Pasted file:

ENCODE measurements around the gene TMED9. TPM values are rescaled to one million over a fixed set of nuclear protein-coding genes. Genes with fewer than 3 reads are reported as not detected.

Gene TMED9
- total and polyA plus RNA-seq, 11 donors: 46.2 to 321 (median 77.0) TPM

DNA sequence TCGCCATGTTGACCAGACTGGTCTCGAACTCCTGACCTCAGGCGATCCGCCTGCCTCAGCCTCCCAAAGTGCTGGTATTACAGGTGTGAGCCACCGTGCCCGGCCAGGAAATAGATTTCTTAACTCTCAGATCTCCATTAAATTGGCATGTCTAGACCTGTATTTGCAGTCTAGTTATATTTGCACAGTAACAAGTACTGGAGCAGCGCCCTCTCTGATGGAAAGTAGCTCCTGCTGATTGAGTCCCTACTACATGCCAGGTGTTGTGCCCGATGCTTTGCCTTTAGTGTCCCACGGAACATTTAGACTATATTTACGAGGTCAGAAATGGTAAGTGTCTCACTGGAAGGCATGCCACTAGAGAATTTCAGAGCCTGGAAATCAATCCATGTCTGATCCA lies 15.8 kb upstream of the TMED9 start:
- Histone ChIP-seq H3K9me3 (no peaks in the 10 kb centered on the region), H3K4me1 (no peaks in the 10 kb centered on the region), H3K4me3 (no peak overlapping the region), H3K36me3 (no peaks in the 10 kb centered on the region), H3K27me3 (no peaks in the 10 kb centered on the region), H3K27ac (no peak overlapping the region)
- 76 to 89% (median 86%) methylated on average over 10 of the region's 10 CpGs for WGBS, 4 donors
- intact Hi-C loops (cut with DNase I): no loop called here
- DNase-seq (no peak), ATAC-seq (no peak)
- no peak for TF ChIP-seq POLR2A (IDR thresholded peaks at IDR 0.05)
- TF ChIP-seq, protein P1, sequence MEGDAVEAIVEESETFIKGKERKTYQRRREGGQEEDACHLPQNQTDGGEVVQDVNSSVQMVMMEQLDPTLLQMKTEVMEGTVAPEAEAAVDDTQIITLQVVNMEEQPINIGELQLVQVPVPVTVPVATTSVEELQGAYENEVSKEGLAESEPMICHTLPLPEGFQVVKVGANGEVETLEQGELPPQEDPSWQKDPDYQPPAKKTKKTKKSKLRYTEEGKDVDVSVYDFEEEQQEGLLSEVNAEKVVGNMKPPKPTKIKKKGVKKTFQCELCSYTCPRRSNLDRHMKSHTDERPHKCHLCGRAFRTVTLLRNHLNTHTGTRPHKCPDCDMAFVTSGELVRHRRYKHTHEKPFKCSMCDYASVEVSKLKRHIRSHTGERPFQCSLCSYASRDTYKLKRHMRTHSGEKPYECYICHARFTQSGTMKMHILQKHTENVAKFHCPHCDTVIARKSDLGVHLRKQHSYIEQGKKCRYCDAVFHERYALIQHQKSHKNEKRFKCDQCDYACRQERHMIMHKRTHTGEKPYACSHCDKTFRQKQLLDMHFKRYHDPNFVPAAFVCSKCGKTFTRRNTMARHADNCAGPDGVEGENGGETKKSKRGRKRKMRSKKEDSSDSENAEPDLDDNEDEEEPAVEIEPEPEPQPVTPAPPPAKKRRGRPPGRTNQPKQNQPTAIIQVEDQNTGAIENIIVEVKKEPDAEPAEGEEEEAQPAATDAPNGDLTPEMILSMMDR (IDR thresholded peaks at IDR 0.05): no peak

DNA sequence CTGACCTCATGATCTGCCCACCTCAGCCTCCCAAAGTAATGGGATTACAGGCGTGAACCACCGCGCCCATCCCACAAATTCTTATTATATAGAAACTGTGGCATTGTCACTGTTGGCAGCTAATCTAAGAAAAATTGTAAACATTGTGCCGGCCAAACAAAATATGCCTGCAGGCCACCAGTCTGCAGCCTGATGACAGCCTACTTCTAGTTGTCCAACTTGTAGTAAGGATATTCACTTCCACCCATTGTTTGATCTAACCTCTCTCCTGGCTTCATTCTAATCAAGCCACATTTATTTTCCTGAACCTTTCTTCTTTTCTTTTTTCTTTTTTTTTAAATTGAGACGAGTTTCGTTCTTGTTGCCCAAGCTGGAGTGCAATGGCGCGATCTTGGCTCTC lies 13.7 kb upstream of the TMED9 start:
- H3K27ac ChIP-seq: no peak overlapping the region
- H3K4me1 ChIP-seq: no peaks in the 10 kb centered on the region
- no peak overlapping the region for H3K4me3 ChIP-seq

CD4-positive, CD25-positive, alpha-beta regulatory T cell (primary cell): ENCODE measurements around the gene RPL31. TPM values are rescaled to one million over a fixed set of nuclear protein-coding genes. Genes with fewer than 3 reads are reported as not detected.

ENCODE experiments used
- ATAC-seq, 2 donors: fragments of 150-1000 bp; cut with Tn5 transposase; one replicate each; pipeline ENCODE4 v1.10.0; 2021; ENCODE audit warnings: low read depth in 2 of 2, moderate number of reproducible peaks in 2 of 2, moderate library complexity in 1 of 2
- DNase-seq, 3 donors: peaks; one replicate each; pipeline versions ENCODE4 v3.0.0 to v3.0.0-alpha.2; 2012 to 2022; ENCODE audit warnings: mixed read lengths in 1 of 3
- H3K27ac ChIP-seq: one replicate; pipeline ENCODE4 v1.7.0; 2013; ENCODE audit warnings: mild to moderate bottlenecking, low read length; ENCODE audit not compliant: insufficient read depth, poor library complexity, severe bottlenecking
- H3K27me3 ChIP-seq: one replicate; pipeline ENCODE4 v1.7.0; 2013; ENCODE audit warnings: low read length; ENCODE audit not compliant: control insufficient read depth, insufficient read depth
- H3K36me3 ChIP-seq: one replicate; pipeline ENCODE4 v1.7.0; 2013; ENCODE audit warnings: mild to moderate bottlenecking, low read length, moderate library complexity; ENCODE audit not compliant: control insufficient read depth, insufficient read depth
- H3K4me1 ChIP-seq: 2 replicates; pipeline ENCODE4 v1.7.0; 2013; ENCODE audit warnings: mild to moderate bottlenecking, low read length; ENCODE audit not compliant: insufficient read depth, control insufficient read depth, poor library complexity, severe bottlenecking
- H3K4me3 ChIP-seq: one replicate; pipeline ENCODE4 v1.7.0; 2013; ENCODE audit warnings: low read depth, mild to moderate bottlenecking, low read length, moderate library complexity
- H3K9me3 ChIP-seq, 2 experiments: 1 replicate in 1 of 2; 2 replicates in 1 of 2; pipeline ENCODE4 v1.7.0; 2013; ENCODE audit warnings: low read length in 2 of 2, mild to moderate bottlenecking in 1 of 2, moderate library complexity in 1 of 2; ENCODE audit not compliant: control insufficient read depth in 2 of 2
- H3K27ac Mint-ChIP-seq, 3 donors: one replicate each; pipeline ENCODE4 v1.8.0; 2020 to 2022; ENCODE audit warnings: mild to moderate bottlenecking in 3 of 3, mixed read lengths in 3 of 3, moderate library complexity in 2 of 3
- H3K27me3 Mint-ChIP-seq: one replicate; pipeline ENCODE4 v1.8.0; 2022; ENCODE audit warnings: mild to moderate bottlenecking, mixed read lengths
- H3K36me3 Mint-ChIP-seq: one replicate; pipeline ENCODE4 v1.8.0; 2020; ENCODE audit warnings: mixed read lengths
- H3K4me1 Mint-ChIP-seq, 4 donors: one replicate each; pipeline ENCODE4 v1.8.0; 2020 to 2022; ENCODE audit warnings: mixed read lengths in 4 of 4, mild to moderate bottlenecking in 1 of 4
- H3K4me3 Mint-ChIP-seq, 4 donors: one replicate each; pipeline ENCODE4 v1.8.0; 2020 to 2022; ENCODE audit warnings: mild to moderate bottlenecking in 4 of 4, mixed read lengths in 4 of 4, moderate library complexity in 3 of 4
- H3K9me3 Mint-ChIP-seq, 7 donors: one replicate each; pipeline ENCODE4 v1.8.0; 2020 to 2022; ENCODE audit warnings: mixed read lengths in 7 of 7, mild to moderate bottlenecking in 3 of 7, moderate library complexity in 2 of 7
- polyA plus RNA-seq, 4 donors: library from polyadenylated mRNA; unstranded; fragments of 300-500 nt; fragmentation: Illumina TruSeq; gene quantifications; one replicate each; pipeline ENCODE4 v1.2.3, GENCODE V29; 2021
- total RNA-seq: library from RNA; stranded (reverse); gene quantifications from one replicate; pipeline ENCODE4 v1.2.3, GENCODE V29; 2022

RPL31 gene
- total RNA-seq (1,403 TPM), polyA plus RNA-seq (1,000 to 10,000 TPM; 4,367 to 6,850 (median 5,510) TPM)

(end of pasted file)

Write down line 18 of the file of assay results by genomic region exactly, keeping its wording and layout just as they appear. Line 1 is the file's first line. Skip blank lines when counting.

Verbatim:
- DNase-seq, 3 donors: peaks; one replicate each; pipeline versions ENCODE4 v3.0.0 to v3.0.0-alpha.2; 2012 to 2022; ENCODE audit warnings: mixed read lengths in 1 of 3